New Englanders are wicked smart when it comes to the sea. For many, water has been a way of life for centuries. So, why would anyone doubt Gloucester and Nahant residents when they talk about a sea serpent in the bay...?
Supposedly, the first sighting of the beast occurred in the 1600s. It was not until 1815, however, that the sea serpent got its first real press coverage. Throughout the 1800s, seamen of impecable reputation reported encounters with creatures they could not identify.
So frequent were the sightings, they prompted formation of the Linnaean Society of New England in August 1817. A month later, the society received what it believed to be a young sea serpent, killed on the beach at Cape Ann. They went so far as to give it the scientific name Scolioplus Atlanticus. Unfortunately for the society, the unknown creature from the deep turned out to be nothing more than a common black snake. The group disbanded five years later.
On August 1, 1818, Captain Webber and his crew spotted the sea serpent off the Cape Ann Harbor. Two harpoons and several musket balls glanced off the creature like rain off glass. According to Webber, the animal had 32 "protuberances" along its back, and was between 100 and 140 feet in length. This same creature returned days later. It was once again fired upon. It submerged and appeared farther way, at a safer distance from the weaponry.
In 1834, the Gloucester Telegraph publicly disclaimed belief in the sea serpent. As if offended, the monster disappeared and for some years remained elusive. But the 1880s were once again ripe with sightings. In July 1880 the sea serpent was seen in the Essex River by Captains Burnham and Marks. The men could not see the submerged head, but estimated the body at 100 feet. It was swimming toward the Ipswich Bay. A month later, the Cape Ann Scientific Literary Association held a field meeting at Coffin's Beach. The creature was spotted off shore and viewed by upwards of 50 people. In June 1886, six men witnessed a seal evading a large, snake-like creature. The pursuit ended when the seal got near land.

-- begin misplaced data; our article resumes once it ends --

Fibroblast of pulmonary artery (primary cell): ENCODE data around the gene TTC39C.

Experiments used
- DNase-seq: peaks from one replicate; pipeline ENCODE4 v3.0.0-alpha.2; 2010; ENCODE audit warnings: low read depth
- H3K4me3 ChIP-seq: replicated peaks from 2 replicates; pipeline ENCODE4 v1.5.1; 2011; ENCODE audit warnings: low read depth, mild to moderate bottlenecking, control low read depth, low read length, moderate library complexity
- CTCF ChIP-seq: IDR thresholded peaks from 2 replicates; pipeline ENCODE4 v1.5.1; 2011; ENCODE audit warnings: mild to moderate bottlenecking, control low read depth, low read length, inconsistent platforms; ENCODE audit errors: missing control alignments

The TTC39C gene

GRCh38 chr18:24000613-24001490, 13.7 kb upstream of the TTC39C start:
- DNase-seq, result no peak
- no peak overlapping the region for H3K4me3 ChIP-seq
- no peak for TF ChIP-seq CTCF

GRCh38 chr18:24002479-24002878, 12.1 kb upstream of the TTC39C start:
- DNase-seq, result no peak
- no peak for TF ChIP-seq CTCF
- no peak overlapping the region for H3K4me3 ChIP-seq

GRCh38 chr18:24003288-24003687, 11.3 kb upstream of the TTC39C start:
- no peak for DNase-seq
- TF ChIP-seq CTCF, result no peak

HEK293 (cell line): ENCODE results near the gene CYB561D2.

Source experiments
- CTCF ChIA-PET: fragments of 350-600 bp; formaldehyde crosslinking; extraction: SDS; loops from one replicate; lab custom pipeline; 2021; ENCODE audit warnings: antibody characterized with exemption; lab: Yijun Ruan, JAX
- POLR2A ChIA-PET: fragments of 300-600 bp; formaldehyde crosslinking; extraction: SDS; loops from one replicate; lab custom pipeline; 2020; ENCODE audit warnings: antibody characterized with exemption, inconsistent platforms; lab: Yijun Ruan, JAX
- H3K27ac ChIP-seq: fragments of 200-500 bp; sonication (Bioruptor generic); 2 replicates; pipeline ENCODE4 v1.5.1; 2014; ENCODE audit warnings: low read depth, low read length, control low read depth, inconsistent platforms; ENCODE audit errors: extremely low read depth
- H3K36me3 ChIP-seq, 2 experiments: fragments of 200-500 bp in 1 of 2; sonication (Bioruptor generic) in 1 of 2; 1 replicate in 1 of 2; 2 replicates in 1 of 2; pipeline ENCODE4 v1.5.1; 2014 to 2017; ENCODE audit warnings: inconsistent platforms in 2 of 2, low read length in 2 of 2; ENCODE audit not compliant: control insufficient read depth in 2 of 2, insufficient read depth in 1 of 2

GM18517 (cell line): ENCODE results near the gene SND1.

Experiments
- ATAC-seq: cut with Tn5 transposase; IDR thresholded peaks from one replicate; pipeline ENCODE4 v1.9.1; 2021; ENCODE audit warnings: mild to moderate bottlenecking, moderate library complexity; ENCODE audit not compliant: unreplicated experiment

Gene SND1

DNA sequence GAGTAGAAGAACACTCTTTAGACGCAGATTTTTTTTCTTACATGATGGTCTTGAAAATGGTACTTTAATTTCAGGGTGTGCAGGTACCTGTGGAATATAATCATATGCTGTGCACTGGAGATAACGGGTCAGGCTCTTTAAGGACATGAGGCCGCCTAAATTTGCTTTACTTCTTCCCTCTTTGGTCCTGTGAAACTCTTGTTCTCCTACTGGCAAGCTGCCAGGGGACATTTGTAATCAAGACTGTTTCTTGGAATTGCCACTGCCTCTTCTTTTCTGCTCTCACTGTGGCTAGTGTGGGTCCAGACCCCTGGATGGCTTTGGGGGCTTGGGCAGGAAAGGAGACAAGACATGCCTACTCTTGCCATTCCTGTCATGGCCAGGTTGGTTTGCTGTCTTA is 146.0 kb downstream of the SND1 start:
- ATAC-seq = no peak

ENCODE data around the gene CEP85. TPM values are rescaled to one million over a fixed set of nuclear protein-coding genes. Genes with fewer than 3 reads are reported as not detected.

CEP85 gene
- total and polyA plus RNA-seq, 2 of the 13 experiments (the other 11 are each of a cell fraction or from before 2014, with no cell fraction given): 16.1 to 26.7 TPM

After another break, the 1920s were indeed roaring for the Gloucester sea serpent. In 1924, it apparently took a trip north. Three Maine fisherman spotted a creature - with three great arches, and a head like a racehorse - off Goose Rocks. The following year, it was back in Massachusetts. Captain James Doyle reported a 150-foot-long serpent as thick as a barrel, with a white belly and tail fins.
Captain Ray Marden reported a 50-foot monster, with a 5-foot long neck and horse head, to the Boston Fish Bureau in 1931. According to the Gloucester captain, it also had a tail like a shark and swam at speeds of seven to eight knots.
A piano tuner and his three daughters spotted a similarly sized creature in 1947 off Lynn Beach. This serpent, however, had a body comprised of black coils, rising above and falling below the water's surface.
On two separate occasions in 1964, fishing boat crews saw serpents off Gloucester and Manchester. A May sighting involved a monster with a hole in its head, and 50 ridges along its 50-foot body. The creature spotted in July was twenty feet longer than that seen earlier.
The last reported encounter with the Gloucester sea serpent turned out to be more disappointing than entertaining. When a huge, partially decayed sea animal washed ashore in 1970, thousands came to see what many believed was concrete proof of the legend. Their hopes were dashed when the "mystery" creature was identified as the very ordinary basking shark.
The waters around Gloucester have been quiet over the past decades. Is the sea serpent taking a break? Did it move on? Or perhaps it never existed at all. No one knows for sure. But we'll keep looking anyway.